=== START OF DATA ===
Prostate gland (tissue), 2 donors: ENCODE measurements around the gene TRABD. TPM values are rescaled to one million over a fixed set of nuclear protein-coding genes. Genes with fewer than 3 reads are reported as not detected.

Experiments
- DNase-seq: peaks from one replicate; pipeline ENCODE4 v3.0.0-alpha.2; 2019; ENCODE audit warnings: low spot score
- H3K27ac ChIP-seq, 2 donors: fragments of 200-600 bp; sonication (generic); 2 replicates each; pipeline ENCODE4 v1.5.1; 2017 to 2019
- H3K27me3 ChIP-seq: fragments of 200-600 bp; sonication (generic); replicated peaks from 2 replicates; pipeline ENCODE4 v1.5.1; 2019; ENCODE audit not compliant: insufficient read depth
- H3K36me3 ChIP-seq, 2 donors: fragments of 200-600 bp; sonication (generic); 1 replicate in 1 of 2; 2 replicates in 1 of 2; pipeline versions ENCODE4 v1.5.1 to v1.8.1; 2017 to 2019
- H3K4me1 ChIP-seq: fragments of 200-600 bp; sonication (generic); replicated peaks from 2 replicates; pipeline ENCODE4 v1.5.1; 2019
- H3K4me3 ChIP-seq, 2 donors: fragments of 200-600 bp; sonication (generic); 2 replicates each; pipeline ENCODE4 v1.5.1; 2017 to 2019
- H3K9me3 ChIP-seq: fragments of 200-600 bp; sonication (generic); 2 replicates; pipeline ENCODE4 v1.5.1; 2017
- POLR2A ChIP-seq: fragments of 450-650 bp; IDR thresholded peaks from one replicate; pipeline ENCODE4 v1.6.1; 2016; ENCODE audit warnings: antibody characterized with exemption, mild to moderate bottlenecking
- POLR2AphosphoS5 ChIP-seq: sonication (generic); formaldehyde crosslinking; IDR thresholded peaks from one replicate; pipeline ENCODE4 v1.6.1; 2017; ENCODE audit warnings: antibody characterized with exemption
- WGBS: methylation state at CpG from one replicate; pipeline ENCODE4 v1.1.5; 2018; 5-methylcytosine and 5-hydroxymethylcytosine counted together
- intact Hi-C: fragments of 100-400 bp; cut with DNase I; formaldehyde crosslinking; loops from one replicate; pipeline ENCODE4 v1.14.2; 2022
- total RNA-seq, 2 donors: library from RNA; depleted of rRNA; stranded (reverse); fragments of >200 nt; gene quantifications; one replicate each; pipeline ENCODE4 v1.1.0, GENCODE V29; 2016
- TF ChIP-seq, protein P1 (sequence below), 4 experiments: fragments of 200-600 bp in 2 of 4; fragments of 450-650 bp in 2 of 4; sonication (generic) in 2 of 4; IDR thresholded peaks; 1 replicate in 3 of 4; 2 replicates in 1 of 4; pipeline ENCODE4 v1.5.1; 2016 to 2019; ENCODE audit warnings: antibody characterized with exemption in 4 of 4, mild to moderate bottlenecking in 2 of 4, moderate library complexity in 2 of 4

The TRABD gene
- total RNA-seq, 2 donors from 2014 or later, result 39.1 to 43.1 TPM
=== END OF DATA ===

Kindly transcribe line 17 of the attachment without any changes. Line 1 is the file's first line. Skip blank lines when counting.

- total RNA-seq, 2 donors from 2014 or later, result 39.1 to 43.1 TPM